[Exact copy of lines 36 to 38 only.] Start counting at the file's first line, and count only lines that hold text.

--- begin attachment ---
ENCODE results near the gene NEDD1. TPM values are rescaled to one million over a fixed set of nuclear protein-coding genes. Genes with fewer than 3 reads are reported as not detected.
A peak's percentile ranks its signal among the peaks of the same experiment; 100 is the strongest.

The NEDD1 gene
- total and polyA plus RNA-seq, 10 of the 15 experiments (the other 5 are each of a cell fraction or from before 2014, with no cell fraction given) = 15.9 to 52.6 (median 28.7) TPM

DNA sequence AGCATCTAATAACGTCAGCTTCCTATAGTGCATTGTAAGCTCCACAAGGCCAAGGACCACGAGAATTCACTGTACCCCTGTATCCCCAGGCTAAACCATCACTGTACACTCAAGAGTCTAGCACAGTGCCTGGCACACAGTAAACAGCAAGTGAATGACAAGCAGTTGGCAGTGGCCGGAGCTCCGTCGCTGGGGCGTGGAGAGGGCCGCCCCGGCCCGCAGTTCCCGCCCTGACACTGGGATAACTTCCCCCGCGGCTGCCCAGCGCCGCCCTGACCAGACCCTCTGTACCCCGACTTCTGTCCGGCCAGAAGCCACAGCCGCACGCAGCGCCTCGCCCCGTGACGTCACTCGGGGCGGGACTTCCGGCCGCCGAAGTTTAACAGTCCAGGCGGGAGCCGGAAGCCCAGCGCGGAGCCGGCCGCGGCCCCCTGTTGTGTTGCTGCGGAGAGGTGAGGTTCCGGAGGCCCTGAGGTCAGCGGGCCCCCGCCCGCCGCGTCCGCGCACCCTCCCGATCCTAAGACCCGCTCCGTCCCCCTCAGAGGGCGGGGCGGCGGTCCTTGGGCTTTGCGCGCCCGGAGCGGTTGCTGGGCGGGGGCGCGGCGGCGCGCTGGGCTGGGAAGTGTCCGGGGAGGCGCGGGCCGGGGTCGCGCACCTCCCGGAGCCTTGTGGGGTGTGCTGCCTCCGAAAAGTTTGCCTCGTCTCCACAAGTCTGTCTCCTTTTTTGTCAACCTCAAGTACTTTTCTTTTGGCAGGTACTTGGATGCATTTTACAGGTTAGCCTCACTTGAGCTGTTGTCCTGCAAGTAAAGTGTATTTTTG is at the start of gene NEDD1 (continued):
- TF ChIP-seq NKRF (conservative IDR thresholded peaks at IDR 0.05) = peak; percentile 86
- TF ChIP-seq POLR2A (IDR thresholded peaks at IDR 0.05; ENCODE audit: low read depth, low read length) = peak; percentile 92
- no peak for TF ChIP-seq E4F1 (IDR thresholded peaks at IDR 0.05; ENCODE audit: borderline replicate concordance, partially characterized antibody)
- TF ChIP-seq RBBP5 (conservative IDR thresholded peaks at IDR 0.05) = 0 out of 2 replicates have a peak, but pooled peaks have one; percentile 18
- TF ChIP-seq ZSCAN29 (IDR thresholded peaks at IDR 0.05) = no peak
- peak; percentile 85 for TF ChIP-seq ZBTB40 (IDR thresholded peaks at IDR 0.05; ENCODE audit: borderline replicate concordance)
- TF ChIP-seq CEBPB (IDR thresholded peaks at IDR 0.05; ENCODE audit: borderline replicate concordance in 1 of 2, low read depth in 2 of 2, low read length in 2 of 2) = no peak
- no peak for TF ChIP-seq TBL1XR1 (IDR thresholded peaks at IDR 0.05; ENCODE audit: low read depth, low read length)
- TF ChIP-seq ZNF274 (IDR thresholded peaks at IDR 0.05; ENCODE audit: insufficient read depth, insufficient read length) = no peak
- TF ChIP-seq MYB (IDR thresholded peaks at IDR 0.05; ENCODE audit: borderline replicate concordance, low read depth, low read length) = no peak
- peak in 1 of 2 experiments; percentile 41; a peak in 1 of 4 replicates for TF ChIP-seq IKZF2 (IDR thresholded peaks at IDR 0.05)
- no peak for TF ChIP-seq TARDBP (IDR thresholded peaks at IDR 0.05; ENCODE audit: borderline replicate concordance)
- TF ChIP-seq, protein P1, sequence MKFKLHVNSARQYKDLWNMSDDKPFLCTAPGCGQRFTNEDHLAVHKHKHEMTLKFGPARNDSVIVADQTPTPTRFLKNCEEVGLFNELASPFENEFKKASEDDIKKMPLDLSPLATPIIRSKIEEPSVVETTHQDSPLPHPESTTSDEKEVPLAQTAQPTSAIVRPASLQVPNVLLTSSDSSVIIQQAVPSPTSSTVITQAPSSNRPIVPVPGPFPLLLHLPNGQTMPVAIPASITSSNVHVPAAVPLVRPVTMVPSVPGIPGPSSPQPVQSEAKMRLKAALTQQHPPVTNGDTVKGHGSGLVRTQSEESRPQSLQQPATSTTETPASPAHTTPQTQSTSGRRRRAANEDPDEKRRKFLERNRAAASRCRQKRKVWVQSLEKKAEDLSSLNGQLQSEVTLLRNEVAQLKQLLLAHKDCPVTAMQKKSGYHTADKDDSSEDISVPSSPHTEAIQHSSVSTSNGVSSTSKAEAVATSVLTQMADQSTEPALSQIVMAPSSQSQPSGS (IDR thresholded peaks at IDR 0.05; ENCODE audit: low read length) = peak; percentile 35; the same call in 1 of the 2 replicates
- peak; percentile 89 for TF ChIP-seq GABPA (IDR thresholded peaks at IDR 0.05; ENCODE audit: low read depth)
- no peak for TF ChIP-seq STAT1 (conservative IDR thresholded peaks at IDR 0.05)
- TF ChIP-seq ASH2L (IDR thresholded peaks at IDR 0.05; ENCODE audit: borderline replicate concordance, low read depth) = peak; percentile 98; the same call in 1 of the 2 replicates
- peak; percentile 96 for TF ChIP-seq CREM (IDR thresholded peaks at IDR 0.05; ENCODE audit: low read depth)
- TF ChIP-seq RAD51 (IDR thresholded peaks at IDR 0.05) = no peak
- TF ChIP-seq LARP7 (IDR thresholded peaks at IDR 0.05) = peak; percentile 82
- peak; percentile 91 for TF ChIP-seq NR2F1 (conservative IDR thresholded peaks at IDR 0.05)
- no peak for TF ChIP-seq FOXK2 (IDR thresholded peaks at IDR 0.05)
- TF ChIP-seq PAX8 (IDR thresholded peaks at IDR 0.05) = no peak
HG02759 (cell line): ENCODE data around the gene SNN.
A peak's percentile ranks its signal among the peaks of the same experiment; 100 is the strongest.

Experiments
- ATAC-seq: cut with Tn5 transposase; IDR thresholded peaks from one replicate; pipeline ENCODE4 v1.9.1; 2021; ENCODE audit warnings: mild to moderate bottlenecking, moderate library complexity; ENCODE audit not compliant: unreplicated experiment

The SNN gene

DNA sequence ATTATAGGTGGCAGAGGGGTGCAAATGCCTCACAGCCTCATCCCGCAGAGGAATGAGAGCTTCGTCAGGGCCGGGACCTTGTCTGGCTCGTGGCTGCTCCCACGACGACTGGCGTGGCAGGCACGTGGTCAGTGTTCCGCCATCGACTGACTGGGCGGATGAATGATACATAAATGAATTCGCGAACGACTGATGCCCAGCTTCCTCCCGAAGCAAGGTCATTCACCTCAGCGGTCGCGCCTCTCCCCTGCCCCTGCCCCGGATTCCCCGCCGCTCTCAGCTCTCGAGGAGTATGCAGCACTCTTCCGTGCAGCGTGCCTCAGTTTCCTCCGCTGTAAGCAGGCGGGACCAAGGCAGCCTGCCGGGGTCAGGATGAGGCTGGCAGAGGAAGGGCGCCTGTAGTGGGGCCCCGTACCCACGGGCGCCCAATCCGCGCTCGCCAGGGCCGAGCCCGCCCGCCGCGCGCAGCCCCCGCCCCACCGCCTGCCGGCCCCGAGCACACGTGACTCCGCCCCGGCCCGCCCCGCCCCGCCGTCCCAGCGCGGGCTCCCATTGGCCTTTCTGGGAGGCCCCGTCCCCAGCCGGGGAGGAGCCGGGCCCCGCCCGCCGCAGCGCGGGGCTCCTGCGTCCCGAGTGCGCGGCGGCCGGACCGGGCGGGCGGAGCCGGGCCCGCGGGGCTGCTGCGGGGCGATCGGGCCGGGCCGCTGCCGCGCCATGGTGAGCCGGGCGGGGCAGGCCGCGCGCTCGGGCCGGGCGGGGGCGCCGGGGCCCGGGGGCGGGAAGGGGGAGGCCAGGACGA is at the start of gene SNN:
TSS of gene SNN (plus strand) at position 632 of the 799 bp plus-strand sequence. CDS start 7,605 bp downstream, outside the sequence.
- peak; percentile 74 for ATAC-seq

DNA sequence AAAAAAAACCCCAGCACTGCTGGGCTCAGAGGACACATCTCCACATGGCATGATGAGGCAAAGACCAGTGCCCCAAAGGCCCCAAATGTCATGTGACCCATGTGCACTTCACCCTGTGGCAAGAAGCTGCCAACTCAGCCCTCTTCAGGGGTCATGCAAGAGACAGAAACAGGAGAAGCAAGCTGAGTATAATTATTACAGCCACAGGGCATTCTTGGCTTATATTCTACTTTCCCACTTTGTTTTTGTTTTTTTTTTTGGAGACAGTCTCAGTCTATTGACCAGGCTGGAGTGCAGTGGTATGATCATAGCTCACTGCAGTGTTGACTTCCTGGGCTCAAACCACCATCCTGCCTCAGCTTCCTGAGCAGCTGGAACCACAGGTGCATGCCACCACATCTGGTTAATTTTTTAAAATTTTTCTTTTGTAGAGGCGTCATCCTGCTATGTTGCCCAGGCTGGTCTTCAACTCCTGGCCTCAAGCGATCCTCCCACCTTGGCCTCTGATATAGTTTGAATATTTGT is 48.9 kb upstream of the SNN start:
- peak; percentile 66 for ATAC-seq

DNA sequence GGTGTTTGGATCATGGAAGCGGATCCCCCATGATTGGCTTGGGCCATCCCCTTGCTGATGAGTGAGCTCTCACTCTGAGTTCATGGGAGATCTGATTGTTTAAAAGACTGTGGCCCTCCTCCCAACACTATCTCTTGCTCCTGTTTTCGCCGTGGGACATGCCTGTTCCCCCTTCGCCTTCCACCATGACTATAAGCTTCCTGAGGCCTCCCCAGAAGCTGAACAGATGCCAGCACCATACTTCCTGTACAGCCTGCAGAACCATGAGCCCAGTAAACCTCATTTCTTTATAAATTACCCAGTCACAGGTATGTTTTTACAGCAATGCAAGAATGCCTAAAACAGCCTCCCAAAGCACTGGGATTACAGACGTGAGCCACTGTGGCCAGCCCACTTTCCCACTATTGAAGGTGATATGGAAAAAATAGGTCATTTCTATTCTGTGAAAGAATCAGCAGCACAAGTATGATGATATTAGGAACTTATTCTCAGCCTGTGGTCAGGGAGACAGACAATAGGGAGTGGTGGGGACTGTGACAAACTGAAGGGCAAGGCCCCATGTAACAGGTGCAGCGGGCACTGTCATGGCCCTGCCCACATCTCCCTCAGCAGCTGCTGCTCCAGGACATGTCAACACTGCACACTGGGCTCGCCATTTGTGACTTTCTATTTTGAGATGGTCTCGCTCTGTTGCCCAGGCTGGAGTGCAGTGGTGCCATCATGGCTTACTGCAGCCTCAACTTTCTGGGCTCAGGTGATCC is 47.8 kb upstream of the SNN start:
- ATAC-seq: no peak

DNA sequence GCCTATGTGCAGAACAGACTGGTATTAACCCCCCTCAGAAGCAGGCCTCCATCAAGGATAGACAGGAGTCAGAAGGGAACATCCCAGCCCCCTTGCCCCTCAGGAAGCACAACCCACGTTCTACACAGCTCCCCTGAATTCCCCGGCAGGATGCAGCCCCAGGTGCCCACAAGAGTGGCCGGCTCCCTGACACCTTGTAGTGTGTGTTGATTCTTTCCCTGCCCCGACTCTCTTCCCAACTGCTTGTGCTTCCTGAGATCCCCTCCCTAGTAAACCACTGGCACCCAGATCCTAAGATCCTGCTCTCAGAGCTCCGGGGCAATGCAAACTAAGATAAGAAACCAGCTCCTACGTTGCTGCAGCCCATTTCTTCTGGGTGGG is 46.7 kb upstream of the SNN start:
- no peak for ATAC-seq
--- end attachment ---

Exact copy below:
DNA sequence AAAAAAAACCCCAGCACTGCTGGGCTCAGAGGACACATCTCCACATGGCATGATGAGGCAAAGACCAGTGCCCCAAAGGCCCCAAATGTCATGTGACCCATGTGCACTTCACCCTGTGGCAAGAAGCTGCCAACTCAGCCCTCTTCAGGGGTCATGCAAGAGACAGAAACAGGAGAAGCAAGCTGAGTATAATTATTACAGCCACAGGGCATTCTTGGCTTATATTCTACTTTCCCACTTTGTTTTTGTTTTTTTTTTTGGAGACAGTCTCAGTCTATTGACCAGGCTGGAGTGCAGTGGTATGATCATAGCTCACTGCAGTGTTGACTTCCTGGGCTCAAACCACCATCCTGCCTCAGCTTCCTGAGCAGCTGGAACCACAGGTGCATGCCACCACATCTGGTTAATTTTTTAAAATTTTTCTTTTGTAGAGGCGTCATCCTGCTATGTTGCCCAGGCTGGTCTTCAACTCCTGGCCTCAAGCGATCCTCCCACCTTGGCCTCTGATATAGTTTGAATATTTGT is 48.9 kb upstream of the SNN start:
- peak; percentile 66 for ATAC-seq

DNA sequence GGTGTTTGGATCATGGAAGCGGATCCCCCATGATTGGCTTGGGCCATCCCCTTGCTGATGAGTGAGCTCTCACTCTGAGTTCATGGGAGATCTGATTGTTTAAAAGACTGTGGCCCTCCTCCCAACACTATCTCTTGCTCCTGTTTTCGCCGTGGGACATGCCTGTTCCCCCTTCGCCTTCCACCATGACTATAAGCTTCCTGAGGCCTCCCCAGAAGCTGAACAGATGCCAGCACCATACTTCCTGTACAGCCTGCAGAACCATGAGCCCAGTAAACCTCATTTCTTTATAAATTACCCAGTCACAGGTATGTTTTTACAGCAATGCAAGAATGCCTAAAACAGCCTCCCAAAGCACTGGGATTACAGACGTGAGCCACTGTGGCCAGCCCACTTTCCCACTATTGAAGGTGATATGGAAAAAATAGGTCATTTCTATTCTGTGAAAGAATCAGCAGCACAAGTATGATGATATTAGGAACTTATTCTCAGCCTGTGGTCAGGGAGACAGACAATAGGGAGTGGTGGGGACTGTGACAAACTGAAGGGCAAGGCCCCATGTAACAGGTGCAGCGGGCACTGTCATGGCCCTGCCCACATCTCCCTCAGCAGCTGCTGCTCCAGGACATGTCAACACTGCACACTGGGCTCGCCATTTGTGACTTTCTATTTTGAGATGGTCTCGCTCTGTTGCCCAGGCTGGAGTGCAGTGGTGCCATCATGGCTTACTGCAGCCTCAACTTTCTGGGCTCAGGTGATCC is 47.8 kb upstream of the SNN start: